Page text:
Algal Blooms and Cyanotoxins: What You Need To Know


Analies Dyjak  |  Policy Nerd

Spring and summer are typically the seasons when algal blooms are most prevalent. When water temperatures rise and are accompanied by increased sunlight, it allows for higher rates of photosynthesis. This increased aquatic plant life can often lead to impairments in your drinking water. Here’s everything you need to know about algal blooms, cyanotoxins, and how to ensure your water is safe to drink.

What are Cyanotoxins?

Cyanobacteria naturally occurs in surface water. After an influx of nutrients or a sudden increase in water temperature, cyanobacteria can create Harmful Algal Blooms or HABs. HABs can then produce cyanotoxins, which are harmful to humans and the environment. Microcystins are the most widespread cyanotoxin in the United States, the most toxic being Microcystin-LR. Cyanotoxins are not currently federally regulated but the World Health Organization has provided an advisory level of 1 part per million for Microcystin-LR. Algal blooms and cyanotoxin production are extremely susceptible to changes in the surrounding environment. Toxicity levels can change within a matter of hours, making detection very difficult.

What are the Health Effects of Cyanotoxins in Drinking Water?

Acute exposure to cyanotoxins in drinking water can result in fevers, headaches, joint pain, stomach cramps and mouth ulcers and in severe cases, seizures, liver failure, and respiratory arrest. Studies have also found that long term exposure of low levels to microcystins can promote tumor growth, especially in the liver.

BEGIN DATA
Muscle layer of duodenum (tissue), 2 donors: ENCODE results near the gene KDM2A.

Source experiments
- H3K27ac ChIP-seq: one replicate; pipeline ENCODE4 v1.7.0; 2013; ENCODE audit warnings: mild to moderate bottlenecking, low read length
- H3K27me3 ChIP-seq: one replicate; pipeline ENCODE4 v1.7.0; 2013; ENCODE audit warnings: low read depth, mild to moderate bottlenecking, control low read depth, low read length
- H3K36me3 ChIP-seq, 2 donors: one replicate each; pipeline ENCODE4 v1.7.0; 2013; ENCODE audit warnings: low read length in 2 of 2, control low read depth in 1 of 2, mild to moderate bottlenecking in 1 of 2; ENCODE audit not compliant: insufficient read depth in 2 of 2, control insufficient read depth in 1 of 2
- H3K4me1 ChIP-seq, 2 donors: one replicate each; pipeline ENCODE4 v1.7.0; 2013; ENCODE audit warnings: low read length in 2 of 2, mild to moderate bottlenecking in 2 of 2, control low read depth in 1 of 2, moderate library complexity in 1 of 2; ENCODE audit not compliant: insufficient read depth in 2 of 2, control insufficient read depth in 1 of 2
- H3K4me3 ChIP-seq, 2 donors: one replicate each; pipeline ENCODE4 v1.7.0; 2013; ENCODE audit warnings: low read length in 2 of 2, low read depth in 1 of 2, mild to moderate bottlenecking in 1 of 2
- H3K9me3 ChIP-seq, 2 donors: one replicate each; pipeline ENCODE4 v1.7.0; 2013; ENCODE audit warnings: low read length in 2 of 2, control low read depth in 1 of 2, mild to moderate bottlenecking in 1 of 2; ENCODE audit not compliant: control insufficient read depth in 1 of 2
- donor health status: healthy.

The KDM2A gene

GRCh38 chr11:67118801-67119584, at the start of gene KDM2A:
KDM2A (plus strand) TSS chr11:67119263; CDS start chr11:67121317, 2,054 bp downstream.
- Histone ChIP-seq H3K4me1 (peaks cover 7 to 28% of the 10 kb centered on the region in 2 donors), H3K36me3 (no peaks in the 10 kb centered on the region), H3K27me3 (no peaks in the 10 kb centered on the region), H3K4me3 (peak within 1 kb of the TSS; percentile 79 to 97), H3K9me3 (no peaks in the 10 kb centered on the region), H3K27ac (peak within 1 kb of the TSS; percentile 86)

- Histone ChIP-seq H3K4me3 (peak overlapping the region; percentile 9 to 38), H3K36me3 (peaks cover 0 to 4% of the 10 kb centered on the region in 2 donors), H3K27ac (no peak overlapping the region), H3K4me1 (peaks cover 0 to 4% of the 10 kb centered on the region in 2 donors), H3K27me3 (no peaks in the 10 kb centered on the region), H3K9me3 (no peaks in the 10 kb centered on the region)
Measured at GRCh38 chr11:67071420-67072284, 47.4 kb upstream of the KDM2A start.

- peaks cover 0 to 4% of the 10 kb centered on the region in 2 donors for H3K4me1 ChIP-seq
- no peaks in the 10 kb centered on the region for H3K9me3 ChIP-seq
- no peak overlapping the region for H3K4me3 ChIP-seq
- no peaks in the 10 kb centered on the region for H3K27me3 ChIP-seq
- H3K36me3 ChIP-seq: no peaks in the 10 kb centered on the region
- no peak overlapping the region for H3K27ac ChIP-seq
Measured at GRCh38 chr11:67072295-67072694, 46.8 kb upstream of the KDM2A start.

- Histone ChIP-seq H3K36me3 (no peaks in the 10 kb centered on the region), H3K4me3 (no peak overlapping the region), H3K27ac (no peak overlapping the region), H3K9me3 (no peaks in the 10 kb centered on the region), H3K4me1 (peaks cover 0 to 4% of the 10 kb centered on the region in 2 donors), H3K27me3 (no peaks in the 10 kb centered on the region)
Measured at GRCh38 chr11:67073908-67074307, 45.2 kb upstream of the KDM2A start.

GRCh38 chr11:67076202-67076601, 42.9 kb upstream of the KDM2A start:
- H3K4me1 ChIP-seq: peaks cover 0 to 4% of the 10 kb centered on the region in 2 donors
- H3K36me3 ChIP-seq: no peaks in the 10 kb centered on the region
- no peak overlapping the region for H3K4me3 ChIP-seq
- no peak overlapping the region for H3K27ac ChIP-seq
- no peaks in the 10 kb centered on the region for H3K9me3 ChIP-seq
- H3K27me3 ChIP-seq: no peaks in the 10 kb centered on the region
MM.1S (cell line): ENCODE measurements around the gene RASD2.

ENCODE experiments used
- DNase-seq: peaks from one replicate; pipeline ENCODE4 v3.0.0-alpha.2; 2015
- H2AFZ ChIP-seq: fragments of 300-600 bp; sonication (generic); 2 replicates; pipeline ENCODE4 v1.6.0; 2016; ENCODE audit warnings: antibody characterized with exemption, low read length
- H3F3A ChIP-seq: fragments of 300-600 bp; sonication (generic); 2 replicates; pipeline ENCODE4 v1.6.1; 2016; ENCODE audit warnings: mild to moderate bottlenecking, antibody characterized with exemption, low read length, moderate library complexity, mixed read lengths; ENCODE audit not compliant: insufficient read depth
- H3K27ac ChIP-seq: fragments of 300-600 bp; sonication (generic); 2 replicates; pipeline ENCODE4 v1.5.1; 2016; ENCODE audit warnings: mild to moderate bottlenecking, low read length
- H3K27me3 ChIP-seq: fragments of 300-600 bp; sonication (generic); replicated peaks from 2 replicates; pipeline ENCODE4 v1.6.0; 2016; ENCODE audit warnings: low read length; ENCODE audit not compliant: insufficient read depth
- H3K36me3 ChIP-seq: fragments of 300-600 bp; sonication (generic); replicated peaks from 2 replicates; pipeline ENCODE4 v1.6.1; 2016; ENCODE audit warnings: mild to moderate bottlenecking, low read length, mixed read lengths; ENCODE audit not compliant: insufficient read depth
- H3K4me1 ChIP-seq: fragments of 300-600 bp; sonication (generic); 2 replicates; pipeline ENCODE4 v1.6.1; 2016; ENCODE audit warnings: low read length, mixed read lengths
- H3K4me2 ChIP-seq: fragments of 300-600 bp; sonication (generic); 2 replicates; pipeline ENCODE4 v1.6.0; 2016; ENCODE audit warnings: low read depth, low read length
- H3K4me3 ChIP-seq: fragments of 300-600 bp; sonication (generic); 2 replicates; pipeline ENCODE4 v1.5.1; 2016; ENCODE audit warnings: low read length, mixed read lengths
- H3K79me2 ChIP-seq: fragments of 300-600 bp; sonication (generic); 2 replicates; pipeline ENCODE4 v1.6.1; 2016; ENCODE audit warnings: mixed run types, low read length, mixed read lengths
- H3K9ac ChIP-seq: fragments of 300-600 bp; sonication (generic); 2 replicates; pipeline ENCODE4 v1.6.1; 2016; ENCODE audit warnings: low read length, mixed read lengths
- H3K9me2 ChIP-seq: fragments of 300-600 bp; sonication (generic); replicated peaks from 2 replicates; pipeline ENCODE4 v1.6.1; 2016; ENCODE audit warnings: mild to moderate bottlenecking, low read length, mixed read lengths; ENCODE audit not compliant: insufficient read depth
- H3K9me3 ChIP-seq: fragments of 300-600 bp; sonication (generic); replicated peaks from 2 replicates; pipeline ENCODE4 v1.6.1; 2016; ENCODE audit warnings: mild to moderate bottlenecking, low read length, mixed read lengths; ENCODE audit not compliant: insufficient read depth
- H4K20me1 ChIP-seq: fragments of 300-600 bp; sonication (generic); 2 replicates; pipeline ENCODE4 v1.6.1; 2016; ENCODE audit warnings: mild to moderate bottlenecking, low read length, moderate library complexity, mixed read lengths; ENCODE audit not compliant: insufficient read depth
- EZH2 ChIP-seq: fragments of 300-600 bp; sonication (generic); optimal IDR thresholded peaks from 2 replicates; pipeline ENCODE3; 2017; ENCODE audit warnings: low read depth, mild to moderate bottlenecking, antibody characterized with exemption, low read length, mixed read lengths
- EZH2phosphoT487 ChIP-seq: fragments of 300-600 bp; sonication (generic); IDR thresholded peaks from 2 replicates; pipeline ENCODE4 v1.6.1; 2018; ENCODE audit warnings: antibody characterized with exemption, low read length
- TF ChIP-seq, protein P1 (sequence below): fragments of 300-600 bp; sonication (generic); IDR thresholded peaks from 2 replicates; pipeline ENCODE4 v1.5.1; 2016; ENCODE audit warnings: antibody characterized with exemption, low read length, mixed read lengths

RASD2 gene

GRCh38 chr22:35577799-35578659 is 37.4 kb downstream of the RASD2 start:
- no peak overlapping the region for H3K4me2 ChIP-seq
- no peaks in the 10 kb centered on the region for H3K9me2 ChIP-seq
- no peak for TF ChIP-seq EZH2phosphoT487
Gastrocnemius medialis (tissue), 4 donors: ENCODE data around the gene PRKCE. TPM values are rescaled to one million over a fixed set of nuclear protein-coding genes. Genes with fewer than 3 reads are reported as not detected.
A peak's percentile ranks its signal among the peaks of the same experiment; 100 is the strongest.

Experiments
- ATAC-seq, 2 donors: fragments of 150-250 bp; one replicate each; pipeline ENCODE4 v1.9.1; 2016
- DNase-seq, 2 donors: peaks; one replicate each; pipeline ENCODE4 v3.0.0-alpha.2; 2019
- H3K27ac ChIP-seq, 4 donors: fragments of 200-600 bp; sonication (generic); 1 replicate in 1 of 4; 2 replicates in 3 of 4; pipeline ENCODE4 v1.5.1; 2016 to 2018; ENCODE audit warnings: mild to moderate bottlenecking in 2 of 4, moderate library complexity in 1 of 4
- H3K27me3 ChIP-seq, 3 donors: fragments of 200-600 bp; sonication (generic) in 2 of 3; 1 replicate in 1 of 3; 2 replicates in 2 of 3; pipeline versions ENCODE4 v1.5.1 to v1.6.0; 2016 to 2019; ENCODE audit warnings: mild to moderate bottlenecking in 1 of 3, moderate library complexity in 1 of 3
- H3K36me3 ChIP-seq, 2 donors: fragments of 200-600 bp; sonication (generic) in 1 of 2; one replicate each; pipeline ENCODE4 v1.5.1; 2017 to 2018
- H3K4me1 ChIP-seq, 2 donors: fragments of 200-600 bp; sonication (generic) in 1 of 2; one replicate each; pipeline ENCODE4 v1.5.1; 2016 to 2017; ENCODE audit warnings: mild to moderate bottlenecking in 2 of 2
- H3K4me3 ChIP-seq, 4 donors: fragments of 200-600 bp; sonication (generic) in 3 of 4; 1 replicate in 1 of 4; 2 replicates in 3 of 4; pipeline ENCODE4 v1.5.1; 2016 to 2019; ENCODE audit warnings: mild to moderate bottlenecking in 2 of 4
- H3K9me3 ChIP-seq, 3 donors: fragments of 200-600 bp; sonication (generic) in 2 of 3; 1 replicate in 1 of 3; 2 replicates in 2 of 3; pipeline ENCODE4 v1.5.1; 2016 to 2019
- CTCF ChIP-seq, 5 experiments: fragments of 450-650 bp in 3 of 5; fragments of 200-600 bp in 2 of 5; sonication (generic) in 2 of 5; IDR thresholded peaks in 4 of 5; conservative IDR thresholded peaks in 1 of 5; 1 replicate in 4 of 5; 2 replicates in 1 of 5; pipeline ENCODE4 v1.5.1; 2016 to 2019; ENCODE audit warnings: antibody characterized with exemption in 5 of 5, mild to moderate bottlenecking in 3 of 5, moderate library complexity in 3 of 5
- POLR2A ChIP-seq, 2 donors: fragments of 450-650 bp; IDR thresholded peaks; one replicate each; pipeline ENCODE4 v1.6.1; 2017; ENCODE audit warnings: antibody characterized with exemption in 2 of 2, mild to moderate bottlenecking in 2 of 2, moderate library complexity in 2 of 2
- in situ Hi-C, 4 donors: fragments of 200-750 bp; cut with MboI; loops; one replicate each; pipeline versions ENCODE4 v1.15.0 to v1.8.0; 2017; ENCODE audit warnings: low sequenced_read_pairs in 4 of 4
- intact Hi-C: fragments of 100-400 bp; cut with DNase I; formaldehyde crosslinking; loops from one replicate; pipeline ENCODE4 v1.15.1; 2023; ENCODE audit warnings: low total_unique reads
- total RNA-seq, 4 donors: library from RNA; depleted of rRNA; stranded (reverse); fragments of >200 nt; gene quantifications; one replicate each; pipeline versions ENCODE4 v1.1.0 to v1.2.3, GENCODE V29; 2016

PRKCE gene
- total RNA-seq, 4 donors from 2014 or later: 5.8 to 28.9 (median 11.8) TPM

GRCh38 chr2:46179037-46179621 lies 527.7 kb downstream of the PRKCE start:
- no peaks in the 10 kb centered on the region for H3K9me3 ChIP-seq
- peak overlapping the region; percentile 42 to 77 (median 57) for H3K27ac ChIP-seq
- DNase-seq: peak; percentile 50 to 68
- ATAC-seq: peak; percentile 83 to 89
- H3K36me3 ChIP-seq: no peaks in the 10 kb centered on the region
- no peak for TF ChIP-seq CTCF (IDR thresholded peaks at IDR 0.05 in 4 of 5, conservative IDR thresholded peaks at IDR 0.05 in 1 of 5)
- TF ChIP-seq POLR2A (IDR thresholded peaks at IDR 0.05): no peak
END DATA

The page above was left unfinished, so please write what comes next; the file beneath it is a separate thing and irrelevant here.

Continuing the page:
What Increases Levels of Cyanobacteria?

Anthropogenic factors are the predominant reason for an increased frequency and magnitude of cyanotoxin events. Nutrient loading from agricultural practices can cause algal blooms in both fresh and marine water, which also deoxygenates water systems.

How Do Harmful Algal Blooms Affect Water Treatment Facilities?

Municipal water treatment facilities generally do a good job of filtering out algae and cyanobacteria. They face problems when a large influx of algae clogs the filtration media. This can be costly to mitigate and challenging for municipalities if they lack proper equipment. Because cyanotoxins are not regulated, there’s a bit of a grey area as to whether municipalities are obligated to be looking for these contaminants. 

As always, we encourage you to take advantage of Hydroviv's "Help No Matter What" technical support policy, where we answer questions related to cyanotoxins, drinking water and water filtration. Drop us a line at

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